Thursday, December 15, 2011

Melbourne Reviews

ELTON John has an almost forensic knowledge of new music. He employs someone to buy him every new album released each week - what a great job. To still have such passion after years in the business for music is inspiring.

But Elton realises not everyone shares his habit for discovering new music. So his concerts have as many hits shoehorned in as humanly possible.

No one is going home from an Elton John concert saying they didn’t hear Your Song, Rocket Man, Candle in the Wind or even Crocodile Rock.

Even at last night's sold-out Rod Laver Arena show, when Elton drops older album tracks like Holiday Inn or the lengthy Madman Across the Water, he's got a Tiny Dancer, I'm Still Standing or Goodbye Yellow Brick Road in reserve from one of the most-loved back catalogues in rock.

Of Goodbye Yellow Brick Road he notes "this song has an exceptionally good chorus even if I do say so myself." He's right.

For those interested in more than just lovingly served nostalgia, there’s a three-song selection from his acclaimed recent album The Union with Leon Russell.

Those who rudely used the back-to-back new songs as a chance to go to the bar or toilet should have crossed their legs – it was one of the show's best moments, his band clearly enjoying some new musical blood.

With audio in concerts an issue this week, it must be said Elton and his excellent band sounded crystal clear.

Young Croatian You Tube discoveries Two Cellos have joined his band - and as Elton notes have "lowered the average age of the band by 30 years".

And what other artist could bust out Sad Songs (Say So Much), Daniel, Sorry Seems to Be The Hardest Word, Don’t Let the Sun Go Down On Me, Take me to the Pilot, Bennie and the Jets and The Bitch is Back - not just in the one concert but all in a row.

Sure, you could probably name 10 Elton songs you’d rather hear than Crocodile Rock, but Elton’s always been a professional people pleaser, which makes a change from self-indulgent rock stars dodging the hits or lazy ones doing short sets.

Elton plays Rod Laver Arena again tonight - get there by 7.50pm to see Two Cellos reinvent U2, Nirvana and AC/DC and give classical music an injection of grunt and grunge.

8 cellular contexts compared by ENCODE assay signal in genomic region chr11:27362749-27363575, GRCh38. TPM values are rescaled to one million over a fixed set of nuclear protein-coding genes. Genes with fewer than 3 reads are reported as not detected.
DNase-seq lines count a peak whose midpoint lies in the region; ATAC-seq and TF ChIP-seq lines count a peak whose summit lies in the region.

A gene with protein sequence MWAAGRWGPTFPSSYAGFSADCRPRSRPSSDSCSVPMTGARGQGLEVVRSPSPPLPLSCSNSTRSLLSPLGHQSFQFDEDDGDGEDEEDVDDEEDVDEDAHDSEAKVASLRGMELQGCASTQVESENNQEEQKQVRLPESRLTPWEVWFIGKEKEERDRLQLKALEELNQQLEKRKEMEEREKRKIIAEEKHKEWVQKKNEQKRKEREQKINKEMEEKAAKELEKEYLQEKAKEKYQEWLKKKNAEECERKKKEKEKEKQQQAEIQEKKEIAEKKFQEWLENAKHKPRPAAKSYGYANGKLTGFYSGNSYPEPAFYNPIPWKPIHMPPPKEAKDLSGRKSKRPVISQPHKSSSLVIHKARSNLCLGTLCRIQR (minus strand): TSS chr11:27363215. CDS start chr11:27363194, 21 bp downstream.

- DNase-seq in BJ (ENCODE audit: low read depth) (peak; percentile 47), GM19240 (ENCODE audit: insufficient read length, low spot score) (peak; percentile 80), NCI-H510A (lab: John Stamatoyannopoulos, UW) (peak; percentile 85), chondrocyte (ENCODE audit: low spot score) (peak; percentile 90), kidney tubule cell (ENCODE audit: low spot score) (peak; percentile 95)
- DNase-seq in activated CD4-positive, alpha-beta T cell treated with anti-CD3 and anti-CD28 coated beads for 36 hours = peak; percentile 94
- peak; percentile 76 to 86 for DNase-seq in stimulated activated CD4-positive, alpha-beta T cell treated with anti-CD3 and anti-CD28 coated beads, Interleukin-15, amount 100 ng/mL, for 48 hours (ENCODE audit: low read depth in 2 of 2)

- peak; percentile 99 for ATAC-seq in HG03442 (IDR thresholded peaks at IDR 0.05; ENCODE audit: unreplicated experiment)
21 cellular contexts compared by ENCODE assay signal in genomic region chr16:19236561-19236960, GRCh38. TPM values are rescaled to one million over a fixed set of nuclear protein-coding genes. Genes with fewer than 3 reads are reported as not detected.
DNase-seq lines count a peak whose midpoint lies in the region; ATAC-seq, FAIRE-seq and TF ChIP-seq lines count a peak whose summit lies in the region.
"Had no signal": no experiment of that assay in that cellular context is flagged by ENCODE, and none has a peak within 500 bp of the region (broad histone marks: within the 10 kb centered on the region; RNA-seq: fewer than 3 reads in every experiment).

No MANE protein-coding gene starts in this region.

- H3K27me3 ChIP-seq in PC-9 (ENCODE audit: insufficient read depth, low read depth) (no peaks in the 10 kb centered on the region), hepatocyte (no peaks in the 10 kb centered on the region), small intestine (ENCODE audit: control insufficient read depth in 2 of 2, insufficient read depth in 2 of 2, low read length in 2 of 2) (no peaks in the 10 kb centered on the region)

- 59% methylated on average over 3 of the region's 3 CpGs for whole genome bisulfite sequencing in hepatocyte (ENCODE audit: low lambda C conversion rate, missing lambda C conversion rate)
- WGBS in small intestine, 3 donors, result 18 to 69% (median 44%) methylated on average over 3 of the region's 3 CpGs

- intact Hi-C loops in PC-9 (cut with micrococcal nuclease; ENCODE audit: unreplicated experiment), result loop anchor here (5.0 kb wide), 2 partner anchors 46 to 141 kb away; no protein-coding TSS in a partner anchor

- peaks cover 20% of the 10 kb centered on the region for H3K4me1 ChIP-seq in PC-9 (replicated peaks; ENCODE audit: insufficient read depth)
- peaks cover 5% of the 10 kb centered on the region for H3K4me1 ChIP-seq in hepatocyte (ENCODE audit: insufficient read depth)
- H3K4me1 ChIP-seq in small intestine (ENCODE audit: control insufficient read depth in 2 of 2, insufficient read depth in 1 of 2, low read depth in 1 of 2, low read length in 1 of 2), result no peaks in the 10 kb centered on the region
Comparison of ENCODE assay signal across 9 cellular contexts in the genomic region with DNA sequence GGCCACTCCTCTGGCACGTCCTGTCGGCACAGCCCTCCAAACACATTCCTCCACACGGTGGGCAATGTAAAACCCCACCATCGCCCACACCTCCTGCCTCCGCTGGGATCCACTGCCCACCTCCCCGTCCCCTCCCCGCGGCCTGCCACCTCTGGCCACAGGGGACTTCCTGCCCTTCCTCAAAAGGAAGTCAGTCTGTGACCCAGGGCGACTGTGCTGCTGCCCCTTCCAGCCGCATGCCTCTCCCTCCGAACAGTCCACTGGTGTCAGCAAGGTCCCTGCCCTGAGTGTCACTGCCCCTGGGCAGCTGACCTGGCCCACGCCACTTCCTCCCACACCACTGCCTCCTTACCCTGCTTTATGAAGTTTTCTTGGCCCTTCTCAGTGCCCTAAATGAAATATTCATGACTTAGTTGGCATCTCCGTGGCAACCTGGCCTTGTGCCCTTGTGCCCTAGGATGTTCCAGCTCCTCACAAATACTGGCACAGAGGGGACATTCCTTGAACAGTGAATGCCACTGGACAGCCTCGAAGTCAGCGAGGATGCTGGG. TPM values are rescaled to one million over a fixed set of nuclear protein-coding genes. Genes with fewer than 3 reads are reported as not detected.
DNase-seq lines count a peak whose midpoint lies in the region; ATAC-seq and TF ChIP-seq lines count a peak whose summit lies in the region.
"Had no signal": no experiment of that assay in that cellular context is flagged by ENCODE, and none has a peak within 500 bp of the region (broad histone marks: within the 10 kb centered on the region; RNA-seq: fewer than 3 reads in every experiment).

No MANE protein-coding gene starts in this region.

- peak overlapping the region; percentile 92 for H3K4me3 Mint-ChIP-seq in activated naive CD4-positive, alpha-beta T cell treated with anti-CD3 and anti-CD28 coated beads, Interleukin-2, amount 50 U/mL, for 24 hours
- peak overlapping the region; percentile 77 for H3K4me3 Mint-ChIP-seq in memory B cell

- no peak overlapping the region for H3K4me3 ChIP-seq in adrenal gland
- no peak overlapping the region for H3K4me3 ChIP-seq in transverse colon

- Herald Sun

An Elton John show is not so much as a walk, more of a jog through music history. With a career spanning more than 40 years there is so many songs to get through.

Elton John, Davey Johnstone, Nigel Olsson - Photo By Ros O'Gorman
The Elton John shows reflects his passage of time through arguably the most creative years of Rock Music ever.

I’d forgotten how good a song like ‘Take Me To The Pilot’ was. The same can be said for the complexity of the title track from ‘Madman Across The Water’. Elton performed an epic extended version.

‘Madman Across The Water’ was one of two of his feature albums last night. On the last tour he showcased the ‘Elton John’ (1970) album and on this tour four songs from Madman including the title track, ‘Levon’, ‘Tiny Dancer’ and ‘Holiday Inn’ were brought to life. Elton said Bernie Taupin wrote the lyrics for ‘Holiday Inn’ on their first USA tour. It is about staying in cheap hotels where all the rooms looked the same.

The other featured album was the recent and grossing overlooked ‘The Union’ with Leon Russell. It is one of my favourite albums of the past year but was ignored by most of the media. He performed ‘Hey Ahab’, ‘Gone To Shiloh’ and ‘Monkey Suit’. If you missed this album, please go back and discover it. It will be worth it.

‘Rocket Man’ was given the improve treatment. It is no wonder the song has evolved since we first heard it on ‘Honky Chateau’ album in 1972. It is his third most played song. He has played it live 738 times. The jazzed up version of the Elton classic went for maybe 10 minutes. (For the record, the two most played songs ahead of it are ‘Your Song’ (805 times) and ‘Bennie and the Jets’ (739 times).

Elton’s band featured long-term drummer (since 1969) Nigel Olsson and guitarist and the band’s musical director (since 1971) Davey Johnstone. On backing vocals, it was also wonderful to hear Rose Stone from Sly & The Family Stone.

New to the band were Luka Sulic and Stjepan Hauser from 2Cellos who opened the set with classical interpretations of pop and rock songs from Michael Jackson, U2, Nirvana and AC/DC. Then Elton and the band comes of stage for their 2 3/4 half hour set.

- Noise 11